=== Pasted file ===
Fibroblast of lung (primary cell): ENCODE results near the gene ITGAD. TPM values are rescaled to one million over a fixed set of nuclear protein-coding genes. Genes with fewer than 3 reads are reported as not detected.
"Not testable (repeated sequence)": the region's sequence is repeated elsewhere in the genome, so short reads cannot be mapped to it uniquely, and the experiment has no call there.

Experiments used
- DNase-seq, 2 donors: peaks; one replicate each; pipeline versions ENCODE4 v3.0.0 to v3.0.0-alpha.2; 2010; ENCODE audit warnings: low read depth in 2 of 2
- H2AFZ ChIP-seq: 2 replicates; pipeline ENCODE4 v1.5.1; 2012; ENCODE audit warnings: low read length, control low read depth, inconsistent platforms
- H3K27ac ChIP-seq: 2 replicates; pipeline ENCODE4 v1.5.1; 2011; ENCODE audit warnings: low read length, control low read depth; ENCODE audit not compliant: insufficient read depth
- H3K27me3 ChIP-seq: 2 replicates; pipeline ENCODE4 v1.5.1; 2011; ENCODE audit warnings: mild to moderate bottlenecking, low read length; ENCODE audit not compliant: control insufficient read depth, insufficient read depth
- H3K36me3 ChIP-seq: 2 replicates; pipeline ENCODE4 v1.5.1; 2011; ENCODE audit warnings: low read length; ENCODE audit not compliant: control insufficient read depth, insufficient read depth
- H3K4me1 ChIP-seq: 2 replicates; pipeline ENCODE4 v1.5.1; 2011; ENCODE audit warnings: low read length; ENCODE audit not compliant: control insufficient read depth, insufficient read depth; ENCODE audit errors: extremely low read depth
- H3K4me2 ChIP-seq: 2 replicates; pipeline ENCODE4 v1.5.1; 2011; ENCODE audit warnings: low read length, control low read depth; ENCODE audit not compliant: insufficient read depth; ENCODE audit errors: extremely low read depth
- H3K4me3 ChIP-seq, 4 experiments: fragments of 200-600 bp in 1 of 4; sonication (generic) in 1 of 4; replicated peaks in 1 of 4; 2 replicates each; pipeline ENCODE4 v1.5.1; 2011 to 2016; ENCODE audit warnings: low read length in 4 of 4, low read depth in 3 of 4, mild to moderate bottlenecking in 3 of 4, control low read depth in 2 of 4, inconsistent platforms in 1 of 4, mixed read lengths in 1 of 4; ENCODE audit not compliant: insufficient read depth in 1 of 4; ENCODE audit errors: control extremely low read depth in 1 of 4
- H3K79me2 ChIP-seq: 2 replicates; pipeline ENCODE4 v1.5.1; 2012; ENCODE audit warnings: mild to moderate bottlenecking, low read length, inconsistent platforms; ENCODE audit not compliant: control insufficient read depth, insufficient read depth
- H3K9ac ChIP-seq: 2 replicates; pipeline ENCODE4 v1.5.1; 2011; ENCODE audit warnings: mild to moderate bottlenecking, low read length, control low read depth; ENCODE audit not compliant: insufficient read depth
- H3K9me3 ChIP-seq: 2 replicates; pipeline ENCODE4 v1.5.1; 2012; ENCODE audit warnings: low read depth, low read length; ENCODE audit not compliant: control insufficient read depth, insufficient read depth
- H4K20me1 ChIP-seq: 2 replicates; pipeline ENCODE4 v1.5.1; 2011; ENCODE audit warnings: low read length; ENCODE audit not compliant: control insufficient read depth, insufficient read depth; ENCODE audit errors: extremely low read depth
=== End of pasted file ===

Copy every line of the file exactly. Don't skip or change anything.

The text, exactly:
Fibroblast of lung (primary cell): ENCODE results near the gene ITGAD. TPM values are rescaled to one million over a fixed set of nuclear protein-coding genes. Genes with fewer than 3 reads are reported as not detected.
"Not testable (repeated sequence)": the region's sequence is repeated elsewhere in the genome, so short reads cannot be mapped to it uniquely, and the experiment has no call there.

Experiments used
- DNase-seq, 2 donors: peaks; one replicate each; pipeline versions ENCODE4 v3.0.0 to v3.0.0-alpha.2; 2010; ENCODE audit warnings: low read depth in 2 of 2
- H2AFZ ChIP-seq: 2 replicates; pipeline ENCODE4 v1.5.1; 2012; ENCODE audit warnings: low read length, control low read depth, inconsistent platforms
- H3K27ac ChIP-seq: 2 replicates; pipeline ENCODE4 v1.5.1; 2011; ENCODE audit warnings: low read length, control low read depth; ENCODE audit not compliant: insufficient read depth
- H3K27me3 ChIP-seq: 2 replicates; pipeline ENCODE4 v1.5.1; 2011; ENCODE audit warnings: mild to moderate bottlenecking, low read length; ENCODE audit not compliant: control insufficient read depth, insufficient read depth
- H3K36me3 ChIP-seq: 2 replicates; pipeline ENCODE4 v1.5.1; 2011; ENCODE audit warnings: low read length; ENCODE audit not compliant: control insufficient read depth, insufficient read depth
- H3K4me1 ChIP-seq: 2 replicates; pipeline ENCODE4 v1.5.1; 2011; ENCODE audit warnings: low read length; ENCODE audit not compliant: control insufficient read depth, insufficient read depth; ENCODE audit errors: extremely low read depth
- H3K4me2 ChIP-seq: 2 replicates; pipeline ENCODE4 v1.5.1; 2011; ENCODE audit warnings: low read length, control low read depth; ENCODE audit not compliant: insufficient read depth; ENCODE audit errors: extremely low read depth
- H3K4me3 ChIP-seq, 4 experiments: fragments of 200-600 bp in 1 of 4; sonication (generic) in 1 of 4; replicated peaks in 1 of 4; 2 replicates each; pipeline ENCODE4 v1.5.1; 2011 to 2016; ENCODE audit warnings: low read length in 4 of 4, low read depth in 3 of 4, mild to moderate bottlenecking in 3 of 4, control low read depth in 2 of 4, inconsistent platforms in 1 of 4, mixed read lengths in 1 of 4; ENCODE audit not compliant: insufficient read depth in 1 of 4; ENCODE audit errors: control extremely low read depth in 1 of 4
- H3K79me2 ChIP-seq: 2 replicates; pipeline ENCODE4 v1.5.1; 2012; ENCODE audit warnings: mild to moderate bottlenecking, low read length, inconsistent platforms; ENCODE audit not compliant: control insufficient read depth, insufficient read depth
- H3K9ac ChIP-seq: 2 replicates; pipeline ENCODE4 v1.5.1; 2011; ENCODE audit warnings: mild to moderate bottlenecking, low read length, control low read depth; ENCODE audit not compliant: insufficient read depth
- H3K9me3 ChIP-seq: 2 replicates; pipeline ENCODE4 v1.5.1; 2012; ENCODE audit warnings: low read depth, low read length; ENCODE audit not compliant: control insufficient read depth, insufficient read depth
- H4K20me1 ChIP-seq: 2 replicates; pipeline ENCODE4 v1.5.1; 2011; ENCODE audit warnings: low read length; ENCODE audit not compliant: control insufficient read depth, insufficient read depth; ENCODE audit errors: extremely low read depth